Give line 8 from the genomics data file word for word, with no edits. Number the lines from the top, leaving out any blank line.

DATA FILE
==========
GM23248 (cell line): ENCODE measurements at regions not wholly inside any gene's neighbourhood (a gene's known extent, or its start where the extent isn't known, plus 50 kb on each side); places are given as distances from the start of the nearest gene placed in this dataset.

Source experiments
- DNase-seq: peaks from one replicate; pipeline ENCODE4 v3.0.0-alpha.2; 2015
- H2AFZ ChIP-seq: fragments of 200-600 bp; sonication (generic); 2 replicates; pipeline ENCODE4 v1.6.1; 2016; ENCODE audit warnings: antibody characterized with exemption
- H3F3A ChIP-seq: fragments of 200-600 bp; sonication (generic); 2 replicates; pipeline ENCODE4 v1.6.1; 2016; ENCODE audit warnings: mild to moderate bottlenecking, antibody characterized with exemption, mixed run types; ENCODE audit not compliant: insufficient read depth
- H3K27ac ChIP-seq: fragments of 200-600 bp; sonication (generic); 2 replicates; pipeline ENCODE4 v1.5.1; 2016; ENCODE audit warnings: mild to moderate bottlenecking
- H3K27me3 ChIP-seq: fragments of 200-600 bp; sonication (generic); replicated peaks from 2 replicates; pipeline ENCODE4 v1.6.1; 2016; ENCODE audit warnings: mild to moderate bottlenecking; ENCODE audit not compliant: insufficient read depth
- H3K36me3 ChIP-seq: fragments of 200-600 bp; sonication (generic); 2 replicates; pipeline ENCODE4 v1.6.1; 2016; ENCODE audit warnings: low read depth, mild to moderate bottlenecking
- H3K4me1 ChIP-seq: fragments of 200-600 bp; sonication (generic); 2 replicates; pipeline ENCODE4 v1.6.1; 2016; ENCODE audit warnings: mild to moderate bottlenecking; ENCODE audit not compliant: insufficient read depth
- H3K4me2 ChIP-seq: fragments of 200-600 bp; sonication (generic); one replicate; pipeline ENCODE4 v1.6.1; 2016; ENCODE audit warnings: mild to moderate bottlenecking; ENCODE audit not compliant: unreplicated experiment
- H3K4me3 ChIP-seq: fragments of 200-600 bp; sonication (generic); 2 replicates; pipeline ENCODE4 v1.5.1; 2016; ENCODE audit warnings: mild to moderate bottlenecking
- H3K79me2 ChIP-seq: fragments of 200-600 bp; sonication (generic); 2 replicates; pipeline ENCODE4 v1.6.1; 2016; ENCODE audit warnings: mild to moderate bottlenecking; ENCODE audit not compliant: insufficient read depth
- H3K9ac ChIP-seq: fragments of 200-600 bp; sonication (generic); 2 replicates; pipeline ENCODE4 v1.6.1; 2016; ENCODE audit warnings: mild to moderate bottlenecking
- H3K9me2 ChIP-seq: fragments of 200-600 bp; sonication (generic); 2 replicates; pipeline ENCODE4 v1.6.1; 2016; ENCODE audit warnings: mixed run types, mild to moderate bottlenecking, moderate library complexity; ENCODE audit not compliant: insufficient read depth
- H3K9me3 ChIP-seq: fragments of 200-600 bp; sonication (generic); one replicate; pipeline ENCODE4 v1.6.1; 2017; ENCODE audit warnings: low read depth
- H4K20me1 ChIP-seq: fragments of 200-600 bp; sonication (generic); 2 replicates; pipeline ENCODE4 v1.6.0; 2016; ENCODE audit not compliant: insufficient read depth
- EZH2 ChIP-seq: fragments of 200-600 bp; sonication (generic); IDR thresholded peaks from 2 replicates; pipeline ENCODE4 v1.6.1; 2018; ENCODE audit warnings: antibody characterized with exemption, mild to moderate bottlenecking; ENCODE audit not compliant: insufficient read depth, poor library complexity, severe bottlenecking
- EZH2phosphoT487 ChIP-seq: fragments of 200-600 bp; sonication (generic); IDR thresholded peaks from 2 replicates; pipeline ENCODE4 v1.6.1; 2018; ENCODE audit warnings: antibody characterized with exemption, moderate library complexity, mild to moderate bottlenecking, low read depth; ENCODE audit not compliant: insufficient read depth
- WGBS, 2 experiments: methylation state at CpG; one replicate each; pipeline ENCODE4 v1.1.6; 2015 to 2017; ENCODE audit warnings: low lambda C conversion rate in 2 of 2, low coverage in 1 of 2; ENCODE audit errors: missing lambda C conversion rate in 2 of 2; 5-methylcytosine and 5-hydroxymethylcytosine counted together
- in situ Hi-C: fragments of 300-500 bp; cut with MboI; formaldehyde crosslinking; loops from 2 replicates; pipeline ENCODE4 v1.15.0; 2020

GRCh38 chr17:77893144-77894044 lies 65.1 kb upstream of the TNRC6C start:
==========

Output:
- H3K36me3 ChIP-seq: fragments of 200-600 bp; sonication (generic); 2 replicates; pipeline ENCODE4 v1.6.1; 2016; ENCODE audit warnings: low read depth, mild to moderate bottlenecking